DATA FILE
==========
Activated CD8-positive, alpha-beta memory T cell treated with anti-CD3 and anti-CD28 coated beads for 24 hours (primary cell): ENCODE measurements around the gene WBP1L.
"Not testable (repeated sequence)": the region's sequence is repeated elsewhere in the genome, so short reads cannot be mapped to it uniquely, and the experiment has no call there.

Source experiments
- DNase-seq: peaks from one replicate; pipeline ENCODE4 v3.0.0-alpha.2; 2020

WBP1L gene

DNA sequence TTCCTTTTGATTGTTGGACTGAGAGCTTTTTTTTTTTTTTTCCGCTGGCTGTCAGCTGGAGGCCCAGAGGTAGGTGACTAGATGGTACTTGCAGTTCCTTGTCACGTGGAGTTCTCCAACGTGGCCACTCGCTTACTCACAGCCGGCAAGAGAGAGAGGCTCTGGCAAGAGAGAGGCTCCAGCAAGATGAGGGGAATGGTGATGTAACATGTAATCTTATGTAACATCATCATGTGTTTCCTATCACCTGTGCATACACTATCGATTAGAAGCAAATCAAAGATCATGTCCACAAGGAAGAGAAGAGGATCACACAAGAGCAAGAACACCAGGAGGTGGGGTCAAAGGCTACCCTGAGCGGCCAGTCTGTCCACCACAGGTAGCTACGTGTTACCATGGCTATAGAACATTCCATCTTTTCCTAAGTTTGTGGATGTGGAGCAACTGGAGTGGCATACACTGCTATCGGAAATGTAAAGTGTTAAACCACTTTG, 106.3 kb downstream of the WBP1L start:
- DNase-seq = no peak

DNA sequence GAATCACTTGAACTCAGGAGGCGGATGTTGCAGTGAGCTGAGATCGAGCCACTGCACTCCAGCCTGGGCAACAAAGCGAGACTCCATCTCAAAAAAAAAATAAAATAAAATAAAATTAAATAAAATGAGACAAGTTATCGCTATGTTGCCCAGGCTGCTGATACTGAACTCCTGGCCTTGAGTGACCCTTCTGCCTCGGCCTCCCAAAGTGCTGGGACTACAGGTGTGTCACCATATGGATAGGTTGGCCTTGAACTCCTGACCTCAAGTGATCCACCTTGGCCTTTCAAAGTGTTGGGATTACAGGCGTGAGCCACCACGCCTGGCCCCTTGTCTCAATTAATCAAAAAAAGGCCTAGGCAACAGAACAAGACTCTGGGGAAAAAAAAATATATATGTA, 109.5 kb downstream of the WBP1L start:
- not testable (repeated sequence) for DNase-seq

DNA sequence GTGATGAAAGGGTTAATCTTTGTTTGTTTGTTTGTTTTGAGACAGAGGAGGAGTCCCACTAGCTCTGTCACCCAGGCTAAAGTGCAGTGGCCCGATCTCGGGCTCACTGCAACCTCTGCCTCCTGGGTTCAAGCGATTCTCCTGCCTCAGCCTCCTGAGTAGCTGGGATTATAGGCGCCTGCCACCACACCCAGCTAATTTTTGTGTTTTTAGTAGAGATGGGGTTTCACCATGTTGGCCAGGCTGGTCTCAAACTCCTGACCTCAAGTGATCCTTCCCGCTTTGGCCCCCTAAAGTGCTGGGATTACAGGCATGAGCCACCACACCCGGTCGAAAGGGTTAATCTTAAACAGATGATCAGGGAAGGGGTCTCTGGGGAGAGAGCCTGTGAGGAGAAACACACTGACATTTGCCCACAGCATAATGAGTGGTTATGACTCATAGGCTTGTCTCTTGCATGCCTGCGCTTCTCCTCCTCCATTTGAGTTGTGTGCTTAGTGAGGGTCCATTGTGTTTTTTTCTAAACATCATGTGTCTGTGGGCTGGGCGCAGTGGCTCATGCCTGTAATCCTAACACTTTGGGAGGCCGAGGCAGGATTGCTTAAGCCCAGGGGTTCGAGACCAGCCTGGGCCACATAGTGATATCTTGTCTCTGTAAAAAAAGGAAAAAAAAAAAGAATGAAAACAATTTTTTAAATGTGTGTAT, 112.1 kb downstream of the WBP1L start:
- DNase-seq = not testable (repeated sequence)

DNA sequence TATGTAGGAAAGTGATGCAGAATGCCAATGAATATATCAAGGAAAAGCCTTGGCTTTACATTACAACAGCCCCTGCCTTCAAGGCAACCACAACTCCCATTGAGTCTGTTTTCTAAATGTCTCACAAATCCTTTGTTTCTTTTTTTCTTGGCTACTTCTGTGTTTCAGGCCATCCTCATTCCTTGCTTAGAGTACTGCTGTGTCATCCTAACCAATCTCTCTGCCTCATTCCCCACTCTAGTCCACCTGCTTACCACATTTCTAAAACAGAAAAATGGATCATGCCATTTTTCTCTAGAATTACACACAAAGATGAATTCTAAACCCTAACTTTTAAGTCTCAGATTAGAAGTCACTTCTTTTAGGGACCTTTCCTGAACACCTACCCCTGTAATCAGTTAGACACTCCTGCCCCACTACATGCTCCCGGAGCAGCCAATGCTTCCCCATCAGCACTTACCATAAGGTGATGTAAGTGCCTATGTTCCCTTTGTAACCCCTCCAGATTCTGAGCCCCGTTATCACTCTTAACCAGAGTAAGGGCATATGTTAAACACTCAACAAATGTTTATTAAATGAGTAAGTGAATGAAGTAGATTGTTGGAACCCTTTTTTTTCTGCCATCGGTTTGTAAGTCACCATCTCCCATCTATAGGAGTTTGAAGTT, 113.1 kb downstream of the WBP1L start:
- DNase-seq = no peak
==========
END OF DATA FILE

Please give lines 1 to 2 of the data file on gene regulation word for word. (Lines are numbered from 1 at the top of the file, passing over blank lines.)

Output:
Activated CD8-positive, alpha-beta memory T cell treated with anti-CD3 and anti-CD28 coated beads for 24 hours (primary cell): ENCODE measurements around the gene WBP1L.
"Not testable (repeated sequence)": the region's sequence is repeated elsewhere in the genome, so short reads cannot be mapped to it uniquely, and the experiment has no call there.